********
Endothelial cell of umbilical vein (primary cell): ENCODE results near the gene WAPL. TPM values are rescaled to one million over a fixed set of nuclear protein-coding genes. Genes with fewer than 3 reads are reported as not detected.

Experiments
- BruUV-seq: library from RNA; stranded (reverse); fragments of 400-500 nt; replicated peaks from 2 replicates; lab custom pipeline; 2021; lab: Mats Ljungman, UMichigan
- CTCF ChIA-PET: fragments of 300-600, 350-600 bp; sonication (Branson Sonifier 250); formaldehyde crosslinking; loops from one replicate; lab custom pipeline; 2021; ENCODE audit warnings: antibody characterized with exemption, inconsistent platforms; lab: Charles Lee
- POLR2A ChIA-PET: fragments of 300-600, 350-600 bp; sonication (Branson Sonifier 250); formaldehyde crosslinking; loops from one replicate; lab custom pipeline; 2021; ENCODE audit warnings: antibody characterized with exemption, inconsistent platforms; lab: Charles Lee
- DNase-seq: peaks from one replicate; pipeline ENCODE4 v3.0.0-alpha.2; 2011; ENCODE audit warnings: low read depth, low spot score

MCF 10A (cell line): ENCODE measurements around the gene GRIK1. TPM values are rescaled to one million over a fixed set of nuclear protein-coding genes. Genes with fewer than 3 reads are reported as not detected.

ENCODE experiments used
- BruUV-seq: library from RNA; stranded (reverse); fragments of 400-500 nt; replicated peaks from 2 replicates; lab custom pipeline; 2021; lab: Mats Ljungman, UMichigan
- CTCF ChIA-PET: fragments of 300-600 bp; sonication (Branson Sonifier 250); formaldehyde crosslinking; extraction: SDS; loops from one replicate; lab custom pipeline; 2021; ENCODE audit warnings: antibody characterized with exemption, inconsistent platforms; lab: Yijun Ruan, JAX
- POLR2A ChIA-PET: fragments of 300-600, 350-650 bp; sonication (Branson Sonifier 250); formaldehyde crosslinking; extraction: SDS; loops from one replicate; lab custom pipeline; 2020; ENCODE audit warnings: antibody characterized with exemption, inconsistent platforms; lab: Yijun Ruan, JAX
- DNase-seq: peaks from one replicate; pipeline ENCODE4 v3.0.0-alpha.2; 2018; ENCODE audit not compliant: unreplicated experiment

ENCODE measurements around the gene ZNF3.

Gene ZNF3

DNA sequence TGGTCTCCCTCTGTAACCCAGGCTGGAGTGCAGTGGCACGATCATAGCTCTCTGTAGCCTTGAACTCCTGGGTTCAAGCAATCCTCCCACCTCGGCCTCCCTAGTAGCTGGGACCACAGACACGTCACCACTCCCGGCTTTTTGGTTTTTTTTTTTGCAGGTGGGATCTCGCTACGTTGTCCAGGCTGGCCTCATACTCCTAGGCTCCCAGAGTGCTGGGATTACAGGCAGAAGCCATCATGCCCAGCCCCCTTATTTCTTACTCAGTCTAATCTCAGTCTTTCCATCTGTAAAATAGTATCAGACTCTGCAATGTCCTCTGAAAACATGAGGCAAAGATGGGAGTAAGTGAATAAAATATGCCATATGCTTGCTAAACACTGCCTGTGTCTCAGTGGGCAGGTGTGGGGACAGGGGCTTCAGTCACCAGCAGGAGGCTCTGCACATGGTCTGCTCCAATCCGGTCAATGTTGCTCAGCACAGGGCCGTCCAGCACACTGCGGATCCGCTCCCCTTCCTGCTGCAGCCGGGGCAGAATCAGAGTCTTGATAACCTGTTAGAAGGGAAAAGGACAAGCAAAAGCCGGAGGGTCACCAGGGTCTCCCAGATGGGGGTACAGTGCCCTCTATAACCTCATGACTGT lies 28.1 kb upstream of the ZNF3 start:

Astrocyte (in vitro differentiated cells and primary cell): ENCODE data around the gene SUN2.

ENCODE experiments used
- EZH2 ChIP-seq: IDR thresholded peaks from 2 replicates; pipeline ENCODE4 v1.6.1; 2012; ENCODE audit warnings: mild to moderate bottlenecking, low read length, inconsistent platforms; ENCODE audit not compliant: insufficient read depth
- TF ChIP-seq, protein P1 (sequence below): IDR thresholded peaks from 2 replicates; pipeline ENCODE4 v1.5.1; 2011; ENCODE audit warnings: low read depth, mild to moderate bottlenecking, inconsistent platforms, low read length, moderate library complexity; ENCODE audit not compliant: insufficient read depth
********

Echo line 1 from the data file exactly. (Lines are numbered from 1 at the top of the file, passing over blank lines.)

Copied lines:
Endothelial cell of umbilical vein (primary cell): ENCODE results near the gene WAPL. TPM values are rescaled to one million over a fixed set of nuclear protein-coding genes. Genes with fewer than 3 reads are reported as not detected.